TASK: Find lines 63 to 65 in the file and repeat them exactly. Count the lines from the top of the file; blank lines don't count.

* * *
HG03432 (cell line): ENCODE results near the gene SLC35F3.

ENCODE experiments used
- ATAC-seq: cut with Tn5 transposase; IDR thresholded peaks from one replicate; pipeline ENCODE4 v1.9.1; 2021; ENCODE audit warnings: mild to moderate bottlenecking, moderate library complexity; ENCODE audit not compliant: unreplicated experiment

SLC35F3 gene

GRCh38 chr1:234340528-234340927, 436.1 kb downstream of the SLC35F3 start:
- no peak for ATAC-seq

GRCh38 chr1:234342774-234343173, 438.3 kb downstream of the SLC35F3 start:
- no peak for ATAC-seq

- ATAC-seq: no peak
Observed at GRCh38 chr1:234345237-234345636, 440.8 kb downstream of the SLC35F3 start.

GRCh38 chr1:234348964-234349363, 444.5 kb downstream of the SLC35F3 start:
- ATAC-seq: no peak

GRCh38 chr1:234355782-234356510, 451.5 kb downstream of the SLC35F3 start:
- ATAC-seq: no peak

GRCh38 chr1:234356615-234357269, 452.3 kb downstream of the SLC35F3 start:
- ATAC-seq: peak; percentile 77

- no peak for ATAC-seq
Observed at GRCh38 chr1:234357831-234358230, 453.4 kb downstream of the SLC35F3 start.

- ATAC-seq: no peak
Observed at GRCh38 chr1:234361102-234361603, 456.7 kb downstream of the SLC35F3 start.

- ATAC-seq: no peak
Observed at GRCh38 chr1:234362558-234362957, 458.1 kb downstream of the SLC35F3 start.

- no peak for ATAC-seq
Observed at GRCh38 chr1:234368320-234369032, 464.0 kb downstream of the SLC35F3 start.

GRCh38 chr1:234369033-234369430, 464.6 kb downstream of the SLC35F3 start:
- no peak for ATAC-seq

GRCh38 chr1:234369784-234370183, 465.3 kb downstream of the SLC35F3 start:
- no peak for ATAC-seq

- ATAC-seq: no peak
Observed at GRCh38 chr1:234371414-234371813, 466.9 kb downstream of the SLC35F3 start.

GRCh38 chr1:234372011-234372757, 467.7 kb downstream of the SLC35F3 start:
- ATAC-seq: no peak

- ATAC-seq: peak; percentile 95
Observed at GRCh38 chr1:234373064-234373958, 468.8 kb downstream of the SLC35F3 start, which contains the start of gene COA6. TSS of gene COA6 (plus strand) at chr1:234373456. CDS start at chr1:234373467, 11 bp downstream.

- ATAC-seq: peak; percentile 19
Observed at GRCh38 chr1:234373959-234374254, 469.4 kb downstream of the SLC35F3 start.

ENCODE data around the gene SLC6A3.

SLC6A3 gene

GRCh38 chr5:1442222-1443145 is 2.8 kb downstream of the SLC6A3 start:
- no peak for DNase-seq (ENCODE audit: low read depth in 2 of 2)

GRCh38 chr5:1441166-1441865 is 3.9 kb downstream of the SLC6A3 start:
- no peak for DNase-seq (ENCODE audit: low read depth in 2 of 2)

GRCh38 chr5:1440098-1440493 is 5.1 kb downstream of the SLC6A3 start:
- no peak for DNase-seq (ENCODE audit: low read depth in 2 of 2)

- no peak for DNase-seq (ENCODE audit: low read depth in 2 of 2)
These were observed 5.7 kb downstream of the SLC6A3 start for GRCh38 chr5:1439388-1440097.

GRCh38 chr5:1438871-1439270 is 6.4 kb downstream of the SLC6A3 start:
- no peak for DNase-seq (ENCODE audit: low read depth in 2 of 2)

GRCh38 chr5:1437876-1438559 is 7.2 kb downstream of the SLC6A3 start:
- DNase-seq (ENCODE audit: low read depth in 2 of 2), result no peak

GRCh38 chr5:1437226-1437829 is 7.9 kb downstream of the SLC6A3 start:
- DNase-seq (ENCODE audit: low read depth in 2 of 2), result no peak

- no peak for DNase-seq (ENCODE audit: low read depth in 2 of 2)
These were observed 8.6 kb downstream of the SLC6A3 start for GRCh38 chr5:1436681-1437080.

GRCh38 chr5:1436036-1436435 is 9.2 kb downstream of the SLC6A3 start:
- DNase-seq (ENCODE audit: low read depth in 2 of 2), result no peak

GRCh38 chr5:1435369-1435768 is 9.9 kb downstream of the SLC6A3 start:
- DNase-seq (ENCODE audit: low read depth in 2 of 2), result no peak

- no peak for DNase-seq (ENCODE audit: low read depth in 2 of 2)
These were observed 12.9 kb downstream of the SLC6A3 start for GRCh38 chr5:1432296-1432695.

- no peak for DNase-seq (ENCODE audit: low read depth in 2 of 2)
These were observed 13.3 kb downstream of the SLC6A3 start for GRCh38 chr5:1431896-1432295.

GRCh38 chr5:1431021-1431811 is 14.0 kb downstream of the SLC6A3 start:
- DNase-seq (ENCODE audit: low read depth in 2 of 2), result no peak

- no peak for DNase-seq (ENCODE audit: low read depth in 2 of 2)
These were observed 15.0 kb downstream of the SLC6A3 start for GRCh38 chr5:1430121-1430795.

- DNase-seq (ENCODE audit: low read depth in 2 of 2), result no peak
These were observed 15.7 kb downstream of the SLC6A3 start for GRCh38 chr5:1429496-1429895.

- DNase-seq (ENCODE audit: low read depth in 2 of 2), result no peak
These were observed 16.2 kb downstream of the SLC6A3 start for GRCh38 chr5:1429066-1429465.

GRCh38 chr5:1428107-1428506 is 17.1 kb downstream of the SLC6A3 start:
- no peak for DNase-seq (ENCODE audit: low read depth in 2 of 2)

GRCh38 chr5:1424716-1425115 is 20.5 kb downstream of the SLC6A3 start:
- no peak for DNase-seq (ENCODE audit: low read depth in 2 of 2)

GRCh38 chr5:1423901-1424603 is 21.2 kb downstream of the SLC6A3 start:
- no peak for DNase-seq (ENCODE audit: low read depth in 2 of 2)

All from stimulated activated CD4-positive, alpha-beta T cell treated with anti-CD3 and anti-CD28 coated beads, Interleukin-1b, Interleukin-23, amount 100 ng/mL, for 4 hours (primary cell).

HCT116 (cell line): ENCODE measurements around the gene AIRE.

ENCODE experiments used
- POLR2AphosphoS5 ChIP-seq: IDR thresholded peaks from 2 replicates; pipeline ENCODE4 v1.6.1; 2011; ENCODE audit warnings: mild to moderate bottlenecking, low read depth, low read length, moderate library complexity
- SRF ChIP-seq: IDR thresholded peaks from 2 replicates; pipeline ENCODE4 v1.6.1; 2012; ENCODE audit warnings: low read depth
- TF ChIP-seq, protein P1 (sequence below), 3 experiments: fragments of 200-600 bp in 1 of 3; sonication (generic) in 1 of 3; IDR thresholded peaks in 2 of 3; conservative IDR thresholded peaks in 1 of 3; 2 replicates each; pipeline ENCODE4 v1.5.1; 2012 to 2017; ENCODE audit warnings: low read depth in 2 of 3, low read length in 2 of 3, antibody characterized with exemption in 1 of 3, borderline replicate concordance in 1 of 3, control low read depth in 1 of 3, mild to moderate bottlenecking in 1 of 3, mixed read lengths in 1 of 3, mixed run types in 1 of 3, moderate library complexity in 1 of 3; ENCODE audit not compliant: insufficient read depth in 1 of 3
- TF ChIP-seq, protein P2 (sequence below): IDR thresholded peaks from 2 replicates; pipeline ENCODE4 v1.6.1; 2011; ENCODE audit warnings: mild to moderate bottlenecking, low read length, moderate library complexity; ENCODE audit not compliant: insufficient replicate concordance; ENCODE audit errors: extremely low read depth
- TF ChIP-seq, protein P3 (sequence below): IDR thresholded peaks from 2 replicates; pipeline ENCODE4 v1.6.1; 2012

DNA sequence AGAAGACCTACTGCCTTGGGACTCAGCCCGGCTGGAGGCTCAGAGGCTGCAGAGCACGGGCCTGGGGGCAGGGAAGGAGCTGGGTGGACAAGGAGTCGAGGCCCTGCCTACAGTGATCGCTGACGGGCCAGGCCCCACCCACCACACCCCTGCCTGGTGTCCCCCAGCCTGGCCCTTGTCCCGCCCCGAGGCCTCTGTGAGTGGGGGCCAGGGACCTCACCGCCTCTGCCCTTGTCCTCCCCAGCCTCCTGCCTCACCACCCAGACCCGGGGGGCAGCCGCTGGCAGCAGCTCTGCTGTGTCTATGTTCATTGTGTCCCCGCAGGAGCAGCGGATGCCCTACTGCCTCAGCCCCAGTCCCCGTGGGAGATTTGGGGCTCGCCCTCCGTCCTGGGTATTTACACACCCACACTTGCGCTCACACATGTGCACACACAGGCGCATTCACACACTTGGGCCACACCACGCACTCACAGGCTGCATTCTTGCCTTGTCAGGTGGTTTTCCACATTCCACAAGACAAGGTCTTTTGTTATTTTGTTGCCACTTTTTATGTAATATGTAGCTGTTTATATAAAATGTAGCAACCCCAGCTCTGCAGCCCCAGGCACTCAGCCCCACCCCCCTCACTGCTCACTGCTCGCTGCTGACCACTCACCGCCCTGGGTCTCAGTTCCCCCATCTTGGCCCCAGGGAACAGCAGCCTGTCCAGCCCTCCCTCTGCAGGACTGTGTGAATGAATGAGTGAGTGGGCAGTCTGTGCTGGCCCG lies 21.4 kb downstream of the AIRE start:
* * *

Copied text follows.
GRCh38 chr5:1431021-1431811 is 14.0 kb downstream of the SLC6A3 start:
- DNase-seq (ENCODE audit: low read depth in 2 of 2), result no peak

- no peak for DNase-seq (ENCODE audit: low read depth in 2 of 2)